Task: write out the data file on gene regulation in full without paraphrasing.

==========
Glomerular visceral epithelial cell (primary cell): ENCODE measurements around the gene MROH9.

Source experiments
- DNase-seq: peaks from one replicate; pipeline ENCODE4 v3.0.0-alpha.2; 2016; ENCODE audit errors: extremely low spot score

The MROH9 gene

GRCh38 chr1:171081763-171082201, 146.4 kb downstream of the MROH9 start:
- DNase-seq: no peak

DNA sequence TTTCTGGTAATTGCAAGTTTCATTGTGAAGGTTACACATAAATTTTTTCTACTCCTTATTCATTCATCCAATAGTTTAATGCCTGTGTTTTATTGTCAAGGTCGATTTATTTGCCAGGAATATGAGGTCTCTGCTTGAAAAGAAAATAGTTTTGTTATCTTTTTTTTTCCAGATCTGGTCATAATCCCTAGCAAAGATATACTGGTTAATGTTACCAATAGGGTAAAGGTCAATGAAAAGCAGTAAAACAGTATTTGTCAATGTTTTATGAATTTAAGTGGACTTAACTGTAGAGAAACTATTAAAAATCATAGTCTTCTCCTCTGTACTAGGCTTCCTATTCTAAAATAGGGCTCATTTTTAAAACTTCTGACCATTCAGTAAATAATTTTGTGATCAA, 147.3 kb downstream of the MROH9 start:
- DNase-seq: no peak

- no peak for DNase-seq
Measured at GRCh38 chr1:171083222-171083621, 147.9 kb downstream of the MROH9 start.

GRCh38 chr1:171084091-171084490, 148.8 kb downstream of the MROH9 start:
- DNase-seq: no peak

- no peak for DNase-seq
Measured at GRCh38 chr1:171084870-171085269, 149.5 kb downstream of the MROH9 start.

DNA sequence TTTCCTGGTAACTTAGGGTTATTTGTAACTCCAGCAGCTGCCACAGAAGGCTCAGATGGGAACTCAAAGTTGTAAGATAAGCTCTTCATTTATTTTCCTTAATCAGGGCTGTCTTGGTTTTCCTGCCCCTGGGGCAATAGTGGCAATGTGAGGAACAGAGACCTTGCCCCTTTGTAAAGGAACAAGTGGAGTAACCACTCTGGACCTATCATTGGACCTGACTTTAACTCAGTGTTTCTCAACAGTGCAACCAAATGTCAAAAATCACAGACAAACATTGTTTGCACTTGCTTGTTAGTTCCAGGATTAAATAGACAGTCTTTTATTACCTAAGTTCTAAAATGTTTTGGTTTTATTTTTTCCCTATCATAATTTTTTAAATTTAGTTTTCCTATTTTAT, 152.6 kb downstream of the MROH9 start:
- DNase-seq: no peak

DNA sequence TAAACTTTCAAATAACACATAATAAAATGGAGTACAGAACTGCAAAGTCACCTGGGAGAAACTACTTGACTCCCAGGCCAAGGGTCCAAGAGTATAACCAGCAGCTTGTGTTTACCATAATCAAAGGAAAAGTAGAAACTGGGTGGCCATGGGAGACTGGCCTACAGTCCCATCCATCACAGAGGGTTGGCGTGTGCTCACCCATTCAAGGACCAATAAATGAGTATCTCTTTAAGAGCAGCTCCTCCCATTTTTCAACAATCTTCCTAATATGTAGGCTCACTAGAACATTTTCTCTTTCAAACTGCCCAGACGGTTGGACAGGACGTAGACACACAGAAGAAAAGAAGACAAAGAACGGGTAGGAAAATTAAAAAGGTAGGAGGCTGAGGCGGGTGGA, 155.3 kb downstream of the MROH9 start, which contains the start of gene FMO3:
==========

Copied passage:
Glomerular visceral epithelial cell (primary cell): ENCODE measurements around the gene MROH9.

Source experiments
- DNase-seq: peaks from one replicate; pipeline ENCODE4 v3.0.0-alpha.2; 2016; ENCODE audit errors: extremely low spot score

The MROH9 gene

GRCh38 chr1:171081763-171082201, 146.4 kb downstream of the MROH9 start:
- DNase-seq: no peak

DNA sequence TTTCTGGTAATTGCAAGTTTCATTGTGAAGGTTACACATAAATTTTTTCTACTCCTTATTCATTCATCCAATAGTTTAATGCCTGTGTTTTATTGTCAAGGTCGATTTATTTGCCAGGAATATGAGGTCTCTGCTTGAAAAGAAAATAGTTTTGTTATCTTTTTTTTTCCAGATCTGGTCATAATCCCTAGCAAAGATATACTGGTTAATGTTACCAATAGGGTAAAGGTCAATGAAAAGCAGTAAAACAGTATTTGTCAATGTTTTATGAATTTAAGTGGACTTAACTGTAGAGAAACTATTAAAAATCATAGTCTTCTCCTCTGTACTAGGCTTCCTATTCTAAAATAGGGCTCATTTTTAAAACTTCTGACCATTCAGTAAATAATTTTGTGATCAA, 147.3 kb downstream of the MROH9 start:
- DNase-seq: no peak

- no peak for DNase-seq
Measured at GRCh38 chr1:171083222-171083621, 147.9 kb downstream of the MROH9 start.

GRCh38 chr1:171084091-171084490, 148.8 kb downstream of the MROH9 start:
- DNase-seq: no peak

- no peak for DNase-seq
Measured at GRCh38 chr1:171084870-171085269, 149.5 kb downstream of the MROH9 start.

DNA sequence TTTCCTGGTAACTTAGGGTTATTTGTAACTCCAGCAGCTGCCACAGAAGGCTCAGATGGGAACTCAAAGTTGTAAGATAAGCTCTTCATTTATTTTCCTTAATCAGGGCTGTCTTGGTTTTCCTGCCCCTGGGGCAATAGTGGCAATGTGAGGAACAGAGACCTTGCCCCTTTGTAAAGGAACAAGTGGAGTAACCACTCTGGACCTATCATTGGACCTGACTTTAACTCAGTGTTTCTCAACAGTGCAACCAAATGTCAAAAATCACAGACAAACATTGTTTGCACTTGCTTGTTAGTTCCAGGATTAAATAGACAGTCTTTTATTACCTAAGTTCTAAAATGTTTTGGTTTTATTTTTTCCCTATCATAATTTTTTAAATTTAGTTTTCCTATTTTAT, 152.6 kb downstream of the MROH9 start:
- DNase-seq: no peak

DNA sequence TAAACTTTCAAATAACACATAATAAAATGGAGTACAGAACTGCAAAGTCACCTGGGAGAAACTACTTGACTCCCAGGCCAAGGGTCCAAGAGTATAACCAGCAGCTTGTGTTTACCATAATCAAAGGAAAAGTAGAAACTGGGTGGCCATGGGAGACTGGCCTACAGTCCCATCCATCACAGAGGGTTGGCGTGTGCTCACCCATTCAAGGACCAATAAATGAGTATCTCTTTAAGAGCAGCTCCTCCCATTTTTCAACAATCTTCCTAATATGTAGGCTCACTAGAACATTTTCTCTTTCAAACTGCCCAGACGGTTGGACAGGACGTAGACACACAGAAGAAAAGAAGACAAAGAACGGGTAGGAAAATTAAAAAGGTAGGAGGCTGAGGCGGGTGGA, 155.3 kb downstream of the MROH9 start, which contains the start of gene FMO3: